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From the Headmaster    

August 2014

Dear Members of the BWL Community:

While the summer is often a more relaxing season in the independent school, the BWL administration (familiarly known as ExComm) has been preparing for the new year, when we will welcome new families and faculty, and introduce a more enriched STEM curriculum. It has been a season of renewal and a wonderful time to generate new ideas.

At this time, I want to bring you up to date on an important aspect of our K through 12 curriculum that has been transformative for the entire community.
    
What began as an emphasis on Science several years ago has rapidly evolved to become our STEM Initiative, bringing several disciplines under one umbrella. It has become increasingly clear that STEM learning—which includes Science, Technology, Engineering and Math—paves the way for critical thinking in a variety of subjects. The focus on deductive reasoning fostered by STEM is crucial to making our students competitive in a global economy.
 
When you return to BWL in September, you will see a banner in the lobby displaying our STEM Mission Statement, which reads: With the STEM Initiative, BWL seeks to meet the evolving needs of 21st Century students. By emphasizing the fluent use of technology, expanding the curriculum (e.g. Robotics elective, Singapore Math) and enhancing lab opportunities, the School looks forward while reaffirming its traditional mission and commitment. In order to streamline the connections between STEM events, such as guest speakers and field trips, ongoing academic projects, and development opportunities, we are working with a consultant to develop a unique logo for this initiative. Look for the STEM logo on the website in the coming months.

The programmatic changes that follow this mission are extensive; this letter links to a list of the many ways that STEM continues to influence and interact with our traditional curriculum. For example, the Upper School will be entering its first Robotics competition this year; and Douglas Bailey, our first visiting lecturer in anthropology, will give an assembly on archeology and how science informs our understanding of history and evolution. The many programmatic innovations are being supported by key administrative changes. Over the summer, we have made a number of crucial improvements to the physical set-up of the building, in order to support the initiative. The library is now a centralized learning resource to meet the technology needs of all students and faculty.

New STEM Leadership

Max March-Steinman is now the Director of the STEM Initiative for all grades, and in this new capacity will overview instructional and programmatic developments for Science, Technology, Engineering and Math. Max has been a Math and Science teacher since 2011. He is a graduate of Goucher, and is now a graduate student at Hunter.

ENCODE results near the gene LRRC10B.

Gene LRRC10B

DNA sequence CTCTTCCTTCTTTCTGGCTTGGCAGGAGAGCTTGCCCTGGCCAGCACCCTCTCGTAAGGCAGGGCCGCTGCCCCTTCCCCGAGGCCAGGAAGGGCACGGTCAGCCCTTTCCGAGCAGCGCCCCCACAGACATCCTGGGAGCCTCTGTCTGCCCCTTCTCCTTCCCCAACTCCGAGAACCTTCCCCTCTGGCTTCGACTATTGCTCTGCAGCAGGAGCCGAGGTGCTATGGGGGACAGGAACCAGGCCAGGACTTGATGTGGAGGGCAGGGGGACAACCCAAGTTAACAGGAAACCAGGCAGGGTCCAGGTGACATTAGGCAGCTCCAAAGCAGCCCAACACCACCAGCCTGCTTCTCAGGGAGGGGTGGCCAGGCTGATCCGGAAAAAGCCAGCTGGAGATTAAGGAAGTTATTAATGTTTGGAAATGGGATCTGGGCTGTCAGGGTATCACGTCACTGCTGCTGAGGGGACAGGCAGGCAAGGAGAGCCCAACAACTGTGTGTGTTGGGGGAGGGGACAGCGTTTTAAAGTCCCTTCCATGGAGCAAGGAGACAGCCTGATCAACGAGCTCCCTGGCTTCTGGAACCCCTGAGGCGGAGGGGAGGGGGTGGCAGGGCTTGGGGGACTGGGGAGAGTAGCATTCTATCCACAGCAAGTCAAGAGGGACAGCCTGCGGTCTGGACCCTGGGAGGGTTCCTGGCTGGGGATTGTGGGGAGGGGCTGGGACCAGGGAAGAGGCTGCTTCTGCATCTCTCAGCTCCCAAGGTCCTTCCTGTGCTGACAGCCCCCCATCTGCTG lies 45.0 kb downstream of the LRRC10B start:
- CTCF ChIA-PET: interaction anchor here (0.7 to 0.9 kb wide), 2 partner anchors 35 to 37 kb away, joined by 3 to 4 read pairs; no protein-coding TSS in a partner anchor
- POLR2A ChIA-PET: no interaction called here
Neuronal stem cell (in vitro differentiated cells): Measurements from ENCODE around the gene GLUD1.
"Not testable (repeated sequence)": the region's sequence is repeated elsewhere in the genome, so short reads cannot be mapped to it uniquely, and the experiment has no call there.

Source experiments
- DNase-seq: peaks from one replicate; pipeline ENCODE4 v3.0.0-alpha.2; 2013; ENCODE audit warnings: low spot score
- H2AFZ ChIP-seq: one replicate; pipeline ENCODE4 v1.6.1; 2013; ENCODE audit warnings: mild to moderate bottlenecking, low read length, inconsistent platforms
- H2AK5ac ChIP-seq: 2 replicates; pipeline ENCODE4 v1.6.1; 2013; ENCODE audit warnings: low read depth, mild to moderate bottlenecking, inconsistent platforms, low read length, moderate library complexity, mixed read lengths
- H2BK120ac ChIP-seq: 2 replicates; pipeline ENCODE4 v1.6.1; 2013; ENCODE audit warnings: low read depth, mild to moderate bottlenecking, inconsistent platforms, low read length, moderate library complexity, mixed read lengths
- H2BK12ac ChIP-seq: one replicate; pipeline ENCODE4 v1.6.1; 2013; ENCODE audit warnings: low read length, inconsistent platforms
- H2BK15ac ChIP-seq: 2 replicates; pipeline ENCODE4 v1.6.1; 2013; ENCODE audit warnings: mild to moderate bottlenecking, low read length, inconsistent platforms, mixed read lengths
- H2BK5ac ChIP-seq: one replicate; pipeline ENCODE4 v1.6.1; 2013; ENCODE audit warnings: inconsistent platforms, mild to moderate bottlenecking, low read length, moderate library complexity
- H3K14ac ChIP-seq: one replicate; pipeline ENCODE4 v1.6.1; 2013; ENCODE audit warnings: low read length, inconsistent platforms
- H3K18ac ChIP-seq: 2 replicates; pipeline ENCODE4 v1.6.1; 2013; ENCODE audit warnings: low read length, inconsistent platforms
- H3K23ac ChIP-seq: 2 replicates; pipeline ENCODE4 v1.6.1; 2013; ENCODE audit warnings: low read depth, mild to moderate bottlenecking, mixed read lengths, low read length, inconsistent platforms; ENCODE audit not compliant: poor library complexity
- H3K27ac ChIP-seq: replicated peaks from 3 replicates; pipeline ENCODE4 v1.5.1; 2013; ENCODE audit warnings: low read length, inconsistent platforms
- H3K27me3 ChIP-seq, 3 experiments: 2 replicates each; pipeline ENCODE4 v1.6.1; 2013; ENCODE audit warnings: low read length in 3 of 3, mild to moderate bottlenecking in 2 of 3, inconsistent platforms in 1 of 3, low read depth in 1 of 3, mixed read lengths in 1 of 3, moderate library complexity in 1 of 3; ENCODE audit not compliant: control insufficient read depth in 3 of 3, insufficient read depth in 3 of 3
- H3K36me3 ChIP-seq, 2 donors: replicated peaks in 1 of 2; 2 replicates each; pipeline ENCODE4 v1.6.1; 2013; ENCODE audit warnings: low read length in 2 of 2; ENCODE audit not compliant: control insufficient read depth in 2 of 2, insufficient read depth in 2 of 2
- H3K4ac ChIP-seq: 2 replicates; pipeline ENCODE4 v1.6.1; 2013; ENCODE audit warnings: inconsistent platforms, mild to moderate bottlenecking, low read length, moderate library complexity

Meghan McGuinn, a head Kindergarten teacher, will assist Max by coordinating the STEM curriculum with the Humanities in the lower grades. Meghan has taught 

at BWL since 2009. She is a graduate of Convent of the Sacred Heart and Middlebury College, and has a Master’s Degree from Hunter. Over the summer, she pursued additional training related to the STEM Initiative.

Beinner Information and Library Services

The library was recently endowed by Laura and Jonathan Beinner (parents of Matthew ’19, Benjamin ’21, Joshua ’23 and Sarah ’26). Through their generous donation, the library has undergone extensive remodeling. Housing more computer resources than ever before, the reconfigured space emphasizes technology in Library Science and will allow students to have a broader reach of inquiry beyond the walls of the School. The library will become an access point for students and faculty who need to request additional technology as learning tools, while providing resources for the Mobility Matters campaign. Mobility Matters was introduced at the Spring Gala; thanks to parents participating in the live auction, we were able to raise funds for new laptops and tablets for use in grades K through 12. Having the center of technology located in the library should create a seamless integration of mobile devices into the traditional curriculum. As a result, our students now have access to more abundant technological resources and a sophisticated level of wireless capability as we enter the new school year.

Further Updates

A new open forum for communication will launch this fall, as I will begin a series of breakfast meetings with parents in specific grades, providing the opportunity for parents to discuss topics that pertain to their child’s age group. These breakfasts should further enhance direct communication between parents and the administration.

After feedback from families, we are bringing back “The Wire”—BWL’s newsletter, which formerly existed only in print form. Now coming to families online, The Wire will feature athletic updates, student performances and accomplishments, as well as evening activities for parents. Through The Wire, our website, and weekly PA updates, we will strive to keep families apprised of important events during the school year.

I hope that you will read the list of STEM highlights. I look forward to greeting you personally soon.

Yours sincerely,


Frank J. Carnabuci III

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210 East 77th Street. New York, NY 10075. t. 212.861.0404
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